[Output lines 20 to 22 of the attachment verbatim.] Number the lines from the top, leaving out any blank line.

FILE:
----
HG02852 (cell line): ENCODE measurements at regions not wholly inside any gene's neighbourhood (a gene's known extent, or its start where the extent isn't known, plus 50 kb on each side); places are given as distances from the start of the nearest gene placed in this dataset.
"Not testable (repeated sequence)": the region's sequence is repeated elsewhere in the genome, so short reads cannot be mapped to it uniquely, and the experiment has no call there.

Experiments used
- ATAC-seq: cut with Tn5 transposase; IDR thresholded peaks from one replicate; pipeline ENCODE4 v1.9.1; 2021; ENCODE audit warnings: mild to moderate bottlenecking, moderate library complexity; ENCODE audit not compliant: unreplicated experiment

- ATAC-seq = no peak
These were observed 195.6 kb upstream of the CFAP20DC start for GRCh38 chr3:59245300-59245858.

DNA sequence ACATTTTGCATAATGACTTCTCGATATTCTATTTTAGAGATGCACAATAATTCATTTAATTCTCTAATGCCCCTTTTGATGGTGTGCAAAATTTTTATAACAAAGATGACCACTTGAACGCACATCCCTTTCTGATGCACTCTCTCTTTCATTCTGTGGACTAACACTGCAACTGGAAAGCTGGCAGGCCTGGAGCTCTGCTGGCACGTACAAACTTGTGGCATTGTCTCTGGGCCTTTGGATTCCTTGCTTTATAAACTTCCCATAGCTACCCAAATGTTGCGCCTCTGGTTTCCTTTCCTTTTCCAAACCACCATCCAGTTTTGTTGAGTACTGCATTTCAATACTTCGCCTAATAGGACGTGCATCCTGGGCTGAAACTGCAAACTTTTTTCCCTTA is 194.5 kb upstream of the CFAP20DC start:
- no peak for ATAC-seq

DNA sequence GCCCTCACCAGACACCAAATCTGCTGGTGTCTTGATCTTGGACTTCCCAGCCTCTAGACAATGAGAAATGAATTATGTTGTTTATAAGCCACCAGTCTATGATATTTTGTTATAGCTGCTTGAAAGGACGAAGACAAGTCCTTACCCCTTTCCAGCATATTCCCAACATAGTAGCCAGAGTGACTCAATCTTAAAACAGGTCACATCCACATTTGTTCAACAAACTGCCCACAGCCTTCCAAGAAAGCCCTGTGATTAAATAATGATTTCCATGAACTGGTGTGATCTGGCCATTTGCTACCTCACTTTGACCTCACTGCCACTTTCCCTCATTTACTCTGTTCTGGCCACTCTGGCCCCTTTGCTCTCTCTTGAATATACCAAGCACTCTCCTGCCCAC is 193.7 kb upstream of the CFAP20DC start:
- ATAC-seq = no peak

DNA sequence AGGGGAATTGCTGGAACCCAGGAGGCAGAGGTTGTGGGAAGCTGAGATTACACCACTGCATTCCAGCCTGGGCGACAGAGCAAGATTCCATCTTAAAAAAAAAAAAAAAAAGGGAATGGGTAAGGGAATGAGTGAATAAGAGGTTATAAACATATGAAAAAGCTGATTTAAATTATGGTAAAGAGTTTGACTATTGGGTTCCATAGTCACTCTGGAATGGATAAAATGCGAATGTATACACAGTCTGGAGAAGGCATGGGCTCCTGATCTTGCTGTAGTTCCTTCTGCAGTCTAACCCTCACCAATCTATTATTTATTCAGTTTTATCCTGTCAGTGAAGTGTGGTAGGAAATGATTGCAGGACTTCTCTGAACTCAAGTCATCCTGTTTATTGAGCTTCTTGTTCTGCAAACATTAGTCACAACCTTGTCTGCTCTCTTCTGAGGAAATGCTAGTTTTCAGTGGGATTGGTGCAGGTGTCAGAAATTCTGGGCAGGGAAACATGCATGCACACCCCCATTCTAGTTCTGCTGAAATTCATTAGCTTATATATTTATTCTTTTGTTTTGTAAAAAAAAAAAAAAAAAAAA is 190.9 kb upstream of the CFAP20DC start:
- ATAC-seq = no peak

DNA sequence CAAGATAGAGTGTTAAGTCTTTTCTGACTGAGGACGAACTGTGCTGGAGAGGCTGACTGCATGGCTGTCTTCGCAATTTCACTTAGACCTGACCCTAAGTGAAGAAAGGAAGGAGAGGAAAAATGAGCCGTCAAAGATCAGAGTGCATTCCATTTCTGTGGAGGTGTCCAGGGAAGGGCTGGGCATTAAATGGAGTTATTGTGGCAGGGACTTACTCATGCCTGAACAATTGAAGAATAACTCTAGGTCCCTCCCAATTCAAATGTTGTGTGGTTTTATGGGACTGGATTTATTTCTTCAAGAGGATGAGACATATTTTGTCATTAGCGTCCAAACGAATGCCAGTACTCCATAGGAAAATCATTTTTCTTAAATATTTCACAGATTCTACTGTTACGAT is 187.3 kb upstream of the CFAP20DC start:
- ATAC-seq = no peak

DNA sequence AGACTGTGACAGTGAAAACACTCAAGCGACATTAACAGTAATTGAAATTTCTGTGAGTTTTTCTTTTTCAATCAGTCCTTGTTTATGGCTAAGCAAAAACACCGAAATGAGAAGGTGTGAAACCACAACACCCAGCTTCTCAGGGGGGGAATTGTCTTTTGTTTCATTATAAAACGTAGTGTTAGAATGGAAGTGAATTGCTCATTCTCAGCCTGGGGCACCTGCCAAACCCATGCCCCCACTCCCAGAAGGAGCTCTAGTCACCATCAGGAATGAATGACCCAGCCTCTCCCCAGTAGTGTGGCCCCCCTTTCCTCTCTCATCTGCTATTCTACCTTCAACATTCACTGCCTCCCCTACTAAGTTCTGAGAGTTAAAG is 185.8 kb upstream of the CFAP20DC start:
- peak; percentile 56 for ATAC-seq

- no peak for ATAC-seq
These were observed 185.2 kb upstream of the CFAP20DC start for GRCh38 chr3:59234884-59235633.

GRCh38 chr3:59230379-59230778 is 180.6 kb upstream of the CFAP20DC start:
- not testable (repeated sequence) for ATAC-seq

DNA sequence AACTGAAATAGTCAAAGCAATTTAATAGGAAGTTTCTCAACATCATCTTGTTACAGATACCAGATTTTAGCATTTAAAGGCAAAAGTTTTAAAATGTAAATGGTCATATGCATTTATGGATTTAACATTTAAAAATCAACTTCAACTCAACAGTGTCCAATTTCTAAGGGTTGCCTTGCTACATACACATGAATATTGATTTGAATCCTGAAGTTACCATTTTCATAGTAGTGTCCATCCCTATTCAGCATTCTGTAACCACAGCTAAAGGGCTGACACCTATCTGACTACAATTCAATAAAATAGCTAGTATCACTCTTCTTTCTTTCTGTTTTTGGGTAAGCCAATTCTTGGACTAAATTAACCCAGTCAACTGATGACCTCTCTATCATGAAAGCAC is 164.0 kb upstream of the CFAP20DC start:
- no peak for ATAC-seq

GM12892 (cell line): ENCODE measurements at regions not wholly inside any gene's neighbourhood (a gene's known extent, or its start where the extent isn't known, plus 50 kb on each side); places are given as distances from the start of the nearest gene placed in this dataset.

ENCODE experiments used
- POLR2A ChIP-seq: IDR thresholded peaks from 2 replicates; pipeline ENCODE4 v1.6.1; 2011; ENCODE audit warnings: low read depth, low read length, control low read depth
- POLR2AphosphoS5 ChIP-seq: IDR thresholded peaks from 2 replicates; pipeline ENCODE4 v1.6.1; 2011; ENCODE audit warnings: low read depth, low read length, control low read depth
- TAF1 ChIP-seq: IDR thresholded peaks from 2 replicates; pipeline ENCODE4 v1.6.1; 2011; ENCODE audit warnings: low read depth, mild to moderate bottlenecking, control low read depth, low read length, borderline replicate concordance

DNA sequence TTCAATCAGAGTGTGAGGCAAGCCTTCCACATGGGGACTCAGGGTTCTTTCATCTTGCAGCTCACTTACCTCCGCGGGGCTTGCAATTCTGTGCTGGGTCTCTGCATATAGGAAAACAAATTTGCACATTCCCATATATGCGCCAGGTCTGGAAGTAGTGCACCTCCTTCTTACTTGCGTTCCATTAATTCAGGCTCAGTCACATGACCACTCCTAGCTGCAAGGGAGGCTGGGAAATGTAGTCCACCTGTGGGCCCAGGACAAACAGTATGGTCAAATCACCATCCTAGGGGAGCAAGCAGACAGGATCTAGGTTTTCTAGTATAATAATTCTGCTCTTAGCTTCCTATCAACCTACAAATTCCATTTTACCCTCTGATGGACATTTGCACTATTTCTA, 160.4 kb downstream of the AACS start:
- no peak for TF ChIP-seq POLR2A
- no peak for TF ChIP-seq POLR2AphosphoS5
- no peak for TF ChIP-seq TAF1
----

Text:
- not testable (repeated sequence) for ATAC-seq

DNA sequence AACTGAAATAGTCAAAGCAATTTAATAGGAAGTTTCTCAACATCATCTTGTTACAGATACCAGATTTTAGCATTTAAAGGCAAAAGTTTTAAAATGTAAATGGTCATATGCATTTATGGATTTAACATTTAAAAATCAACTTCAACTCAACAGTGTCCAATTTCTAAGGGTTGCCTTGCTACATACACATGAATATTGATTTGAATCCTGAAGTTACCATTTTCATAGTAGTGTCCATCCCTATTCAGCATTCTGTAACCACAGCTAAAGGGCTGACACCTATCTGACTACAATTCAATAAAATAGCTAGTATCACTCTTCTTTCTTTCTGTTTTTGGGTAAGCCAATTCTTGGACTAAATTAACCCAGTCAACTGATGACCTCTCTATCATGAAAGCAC is 164.0 kb upstream of the CFAP20DC start:
- no peak for ATAC-seq